Publication 44 – Machining Brass, Copper and its Alloys
Engineering Copper (Non-Electrical)
The usual grade of copper used for engineering applications is CW024A (was C106). Many of the applications of copper depend upon properties other than its high electrical conductivity.
The properties which make copper the standard material for engineering, including architecture and plumbing, are:
- Thermal conductivity – the thermal conductivity of copper, 394 W/mK, is about twice that of aluminium and thirty times that of stainless steel. This means that copper is used for components where rapid heat transfer is essential. Examples include saucepan bottoms, heat exchangers, car and vehicle radiators and heat sinks in computers, disk drives and TV sets.
- Corrosion resistance – copper is non-reactive and does not rust or become brittle in sunlight
- Ease of joining – by brazing or soldering. The latest technology called CuproBraze® is used to fabricate strong and reliable brazed copper/brass heat exchangers for cooling in vehicles which include cars, trucks, locomotives, tractors and JCBs.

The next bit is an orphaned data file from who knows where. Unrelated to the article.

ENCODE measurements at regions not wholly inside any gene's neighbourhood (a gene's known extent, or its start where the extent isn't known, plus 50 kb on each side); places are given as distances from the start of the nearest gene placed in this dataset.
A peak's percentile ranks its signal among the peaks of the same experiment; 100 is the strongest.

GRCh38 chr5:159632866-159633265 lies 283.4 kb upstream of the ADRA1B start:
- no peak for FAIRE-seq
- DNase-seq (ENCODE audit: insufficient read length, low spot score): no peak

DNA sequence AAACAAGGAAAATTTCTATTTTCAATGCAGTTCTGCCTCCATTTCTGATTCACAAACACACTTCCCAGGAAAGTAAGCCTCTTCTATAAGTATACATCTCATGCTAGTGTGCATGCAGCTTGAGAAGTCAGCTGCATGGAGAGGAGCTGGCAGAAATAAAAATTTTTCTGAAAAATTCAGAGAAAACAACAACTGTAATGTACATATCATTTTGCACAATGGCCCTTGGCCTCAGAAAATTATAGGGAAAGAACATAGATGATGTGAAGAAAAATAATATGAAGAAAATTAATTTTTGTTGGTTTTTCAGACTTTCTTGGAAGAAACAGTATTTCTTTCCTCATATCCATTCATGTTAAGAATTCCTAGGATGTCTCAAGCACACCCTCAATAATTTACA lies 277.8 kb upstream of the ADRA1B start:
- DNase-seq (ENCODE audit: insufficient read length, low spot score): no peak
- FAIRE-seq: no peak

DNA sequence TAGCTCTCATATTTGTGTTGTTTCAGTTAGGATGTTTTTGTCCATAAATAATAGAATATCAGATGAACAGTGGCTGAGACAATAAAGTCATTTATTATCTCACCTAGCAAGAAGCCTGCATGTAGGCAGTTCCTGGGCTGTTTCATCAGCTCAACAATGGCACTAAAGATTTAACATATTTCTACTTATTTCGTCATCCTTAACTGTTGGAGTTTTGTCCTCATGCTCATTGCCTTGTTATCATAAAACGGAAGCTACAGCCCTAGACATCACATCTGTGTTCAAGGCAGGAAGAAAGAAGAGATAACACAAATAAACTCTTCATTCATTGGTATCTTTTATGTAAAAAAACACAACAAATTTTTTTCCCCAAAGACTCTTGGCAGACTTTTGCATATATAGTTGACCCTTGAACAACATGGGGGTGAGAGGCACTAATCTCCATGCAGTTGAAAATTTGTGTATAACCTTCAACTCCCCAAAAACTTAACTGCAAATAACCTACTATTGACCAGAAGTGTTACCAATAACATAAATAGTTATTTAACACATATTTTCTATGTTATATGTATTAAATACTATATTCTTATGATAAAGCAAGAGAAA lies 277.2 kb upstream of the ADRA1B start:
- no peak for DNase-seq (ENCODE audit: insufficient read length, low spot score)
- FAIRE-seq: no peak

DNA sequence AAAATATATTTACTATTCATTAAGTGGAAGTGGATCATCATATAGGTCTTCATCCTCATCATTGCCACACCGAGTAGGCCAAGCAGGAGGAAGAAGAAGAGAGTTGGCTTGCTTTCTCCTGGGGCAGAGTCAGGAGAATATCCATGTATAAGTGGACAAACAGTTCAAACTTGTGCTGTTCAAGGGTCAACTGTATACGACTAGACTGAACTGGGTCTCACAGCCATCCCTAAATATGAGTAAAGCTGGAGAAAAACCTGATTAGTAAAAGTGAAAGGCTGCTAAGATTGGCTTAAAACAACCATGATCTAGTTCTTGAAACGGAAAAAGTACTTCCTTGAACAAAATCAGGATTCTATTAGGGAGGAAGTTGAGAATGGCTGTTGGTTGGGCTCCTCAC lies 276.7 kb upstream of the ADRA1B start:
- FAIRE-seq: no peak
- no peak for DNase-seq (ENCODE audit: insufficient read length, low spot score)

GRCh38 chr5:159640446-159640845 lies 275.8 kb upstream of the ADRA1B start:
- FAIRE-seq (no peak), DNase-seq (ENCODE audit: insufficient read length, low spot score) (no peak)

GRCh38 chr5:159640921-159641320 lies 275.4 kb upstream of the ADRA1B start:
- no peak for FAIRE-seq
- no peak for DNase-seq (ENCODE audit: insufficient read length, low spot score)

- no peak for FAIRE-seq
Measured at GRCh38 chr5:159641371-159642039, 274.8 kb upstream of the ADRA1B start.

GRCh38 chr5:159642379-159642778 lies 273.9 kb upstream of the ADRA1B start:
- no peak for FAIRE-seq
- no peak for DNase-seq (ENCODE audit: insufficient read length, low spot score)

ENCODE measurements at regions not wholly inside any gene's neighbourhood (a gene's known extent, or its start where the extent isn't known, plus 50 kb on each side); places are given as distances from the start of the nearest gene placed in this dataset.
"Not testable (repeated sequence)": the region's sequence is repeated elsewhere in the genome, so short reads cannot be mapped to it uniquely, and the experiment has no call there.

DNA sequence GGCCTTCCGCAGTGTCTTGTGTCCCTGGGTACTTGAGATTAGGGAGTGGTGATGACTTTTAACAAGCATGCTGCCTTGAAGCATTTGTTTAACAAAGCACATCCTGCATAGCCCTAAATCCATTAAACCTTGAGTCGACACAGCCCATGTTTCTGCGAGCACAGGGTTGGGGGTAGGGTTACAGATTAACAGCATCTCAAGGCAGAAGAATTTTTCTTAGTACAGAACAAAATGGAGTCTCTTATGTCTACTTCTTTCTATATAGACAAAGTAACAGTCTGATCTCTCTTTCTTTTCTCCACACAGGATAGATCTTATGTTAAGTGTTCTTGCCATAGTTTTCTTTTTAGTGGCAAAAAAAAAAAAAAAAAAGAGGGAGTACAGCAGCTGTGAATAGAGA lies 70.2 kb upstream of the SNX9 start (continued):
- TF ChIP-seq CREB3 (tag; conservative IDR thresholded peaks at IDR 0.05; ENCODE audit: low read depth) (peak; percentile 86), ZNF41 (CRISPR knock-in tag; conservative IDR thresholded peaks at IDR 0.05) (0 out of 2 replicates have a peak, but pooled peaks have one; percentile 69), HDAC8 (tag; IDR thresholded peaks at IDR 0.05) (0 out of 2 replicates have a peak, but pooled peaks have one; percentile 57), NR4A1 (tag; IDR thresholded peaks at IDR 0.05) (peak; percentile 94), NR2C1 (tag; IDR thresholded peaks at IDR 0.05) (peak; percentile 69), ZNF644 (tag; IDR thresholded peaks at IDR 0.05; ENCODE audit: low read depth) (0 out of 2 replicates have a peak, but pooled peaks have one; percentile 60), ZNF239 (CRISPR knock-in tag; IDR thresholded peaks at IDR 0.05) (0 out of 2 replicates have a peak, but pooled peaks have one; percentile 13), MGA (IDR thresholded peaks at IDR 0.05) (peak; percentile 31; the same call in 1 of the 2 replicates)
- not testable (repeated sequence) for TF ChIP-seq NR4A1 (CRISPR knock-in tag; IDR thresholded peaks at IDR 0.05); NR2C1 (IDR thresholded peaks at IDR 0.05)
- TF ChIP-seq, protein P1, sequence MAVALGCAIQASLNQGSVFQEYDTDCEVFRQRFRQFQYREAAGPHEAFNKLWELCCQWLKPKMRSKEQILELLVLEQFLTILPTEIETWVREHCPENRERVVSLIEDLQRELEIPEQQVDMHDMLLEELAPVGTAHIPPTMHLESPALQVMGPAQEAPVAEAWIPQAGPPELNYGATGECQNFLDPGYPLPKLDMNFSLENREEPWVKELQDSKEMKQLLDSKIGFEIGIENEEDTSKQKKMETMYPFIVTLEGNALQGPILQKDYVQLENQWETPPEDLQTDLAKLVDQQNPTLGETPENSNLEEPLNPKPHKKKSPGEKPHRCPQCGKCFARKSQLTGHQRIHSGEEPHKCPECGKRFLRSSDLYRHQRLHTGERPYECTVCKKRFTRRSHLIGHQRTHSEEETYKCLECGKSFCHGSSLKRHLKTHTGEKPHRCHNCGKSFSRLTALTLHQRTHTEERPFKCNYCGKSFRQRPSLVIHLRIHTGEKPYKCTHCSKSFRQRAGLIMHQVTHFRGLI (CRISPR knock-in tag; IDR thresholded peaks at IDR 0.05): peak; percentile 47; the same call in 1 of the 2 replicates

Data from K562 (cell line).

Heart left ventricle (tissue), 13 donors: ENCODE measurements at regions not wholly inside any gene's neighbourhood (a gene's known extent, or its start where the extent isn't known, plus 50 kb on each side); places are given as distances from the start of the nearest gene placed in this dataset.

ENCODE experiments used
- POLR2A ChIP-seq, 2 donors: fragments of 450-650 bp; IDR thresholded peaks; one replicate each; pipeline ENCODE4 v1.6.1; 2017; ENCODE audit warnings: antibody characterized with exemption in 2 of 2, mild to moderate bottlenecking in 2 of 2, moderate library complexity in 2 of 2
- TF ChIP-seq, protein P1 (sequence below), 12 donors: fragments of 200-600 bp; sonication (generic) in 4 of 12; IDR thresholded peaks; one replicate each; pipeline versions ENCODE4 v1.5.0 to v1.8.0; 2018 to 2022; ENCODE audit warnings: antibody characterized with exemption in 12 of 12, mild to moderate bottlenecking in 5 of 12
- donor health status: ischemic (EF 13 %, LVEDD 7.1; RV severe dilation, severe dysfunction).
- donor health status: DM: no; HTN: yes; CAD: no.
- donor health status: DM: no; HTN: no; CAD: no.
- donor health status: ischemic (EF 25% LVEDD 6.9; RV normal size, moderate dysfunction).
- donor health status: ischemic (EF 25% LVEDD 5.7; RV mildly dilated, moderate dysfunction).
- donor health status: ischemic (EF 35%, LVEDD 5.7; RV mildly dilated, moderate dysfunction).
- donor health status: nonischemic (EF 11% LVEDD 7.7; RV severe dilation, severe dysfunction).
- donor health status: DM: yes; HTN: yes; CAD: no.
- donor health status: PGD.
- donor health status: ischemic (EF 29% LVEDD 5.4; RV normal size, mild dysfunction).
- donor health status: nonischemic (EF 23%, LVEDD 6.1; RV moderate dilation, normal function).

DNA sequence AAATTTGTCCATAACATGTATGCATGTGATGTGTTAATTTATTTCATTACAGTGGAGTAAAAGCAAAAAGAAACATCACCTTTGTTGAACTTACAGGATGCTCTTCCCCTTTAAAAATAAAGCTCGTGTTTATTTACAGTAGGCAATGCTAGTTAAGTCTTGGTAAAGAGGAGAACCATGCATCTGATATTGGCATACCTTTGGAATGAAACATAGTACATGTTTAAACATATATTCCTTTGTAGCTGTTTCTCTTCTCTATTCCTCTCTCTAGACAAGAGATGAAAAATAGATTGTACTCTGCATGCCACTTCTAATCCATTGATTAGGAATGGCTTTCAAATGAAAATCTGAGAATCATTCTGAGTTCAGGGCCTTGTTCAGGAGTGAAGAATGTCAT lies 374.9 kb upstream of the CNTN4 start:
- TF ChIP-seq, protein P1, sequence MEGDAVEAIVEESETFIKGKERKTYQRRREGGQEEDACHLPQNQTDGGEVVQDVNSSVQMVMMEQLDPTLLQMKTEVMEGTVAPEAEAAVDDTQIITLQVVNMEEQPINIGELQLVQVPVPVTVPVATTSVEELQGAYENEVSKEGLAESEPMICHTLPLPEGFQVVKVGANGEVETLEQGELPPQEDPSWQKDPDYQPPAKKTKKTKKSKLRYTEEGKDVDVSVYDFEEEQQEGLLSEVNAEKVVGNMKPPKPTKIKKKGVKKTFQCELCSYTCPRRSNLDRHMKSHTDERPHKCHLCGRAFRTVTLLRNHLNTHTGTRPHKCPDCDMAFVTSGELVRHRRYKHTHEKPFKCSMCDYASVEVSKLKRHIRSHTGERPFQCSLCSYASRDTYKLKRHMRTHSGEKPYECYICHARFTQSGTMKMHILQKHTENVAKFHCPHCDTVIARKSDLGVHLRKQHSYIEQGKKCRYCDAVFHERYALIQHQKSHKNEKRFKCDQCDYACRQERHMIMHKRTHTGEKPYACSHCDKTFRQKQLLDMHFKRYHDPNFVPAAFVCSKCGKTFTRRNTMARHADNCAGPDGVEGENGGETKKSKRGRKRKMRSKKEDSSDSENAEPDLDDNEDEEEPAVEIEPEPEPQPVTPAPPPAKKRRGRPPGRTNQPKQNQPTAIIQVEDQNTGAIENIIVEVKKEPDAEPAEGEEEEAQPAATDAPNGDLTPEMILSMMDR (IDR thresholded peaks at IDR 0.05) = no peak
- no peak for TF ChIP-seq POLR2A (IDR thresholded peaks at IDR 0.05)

- High ductility – tubes are easily bent even when hard
- Toughness – does not become brittle at sub zero temperatures
- Heat resistance – withstands fire well, melting point is 1083oC
- Hygienic – copper’s ease of shaping, corrosion resistance and hygienic properties make it ideal for brewing vessels.
- Range of colours and malleability – widely used by designers and architects for exterior and interior applications.
- Recyclability – copper is 100% recyclable without loss of properties. The price of scrap copper is high.
Machining data for copper casting alloys are similar to those of their wrought counterparts. The most easily machinable are classified as Group 1 and include CC491K (LG2) with a rating of 90% (this rating is based on a 100% value for free machining brass CZ121,CW609N). The more difficult alloys to machine are classified as Group 3 and include the aluminium bronzes such as CC333G (AB2) with a rating of 20%. For further details see CDA publication 44 Machining Brass, Copper and its Alloys.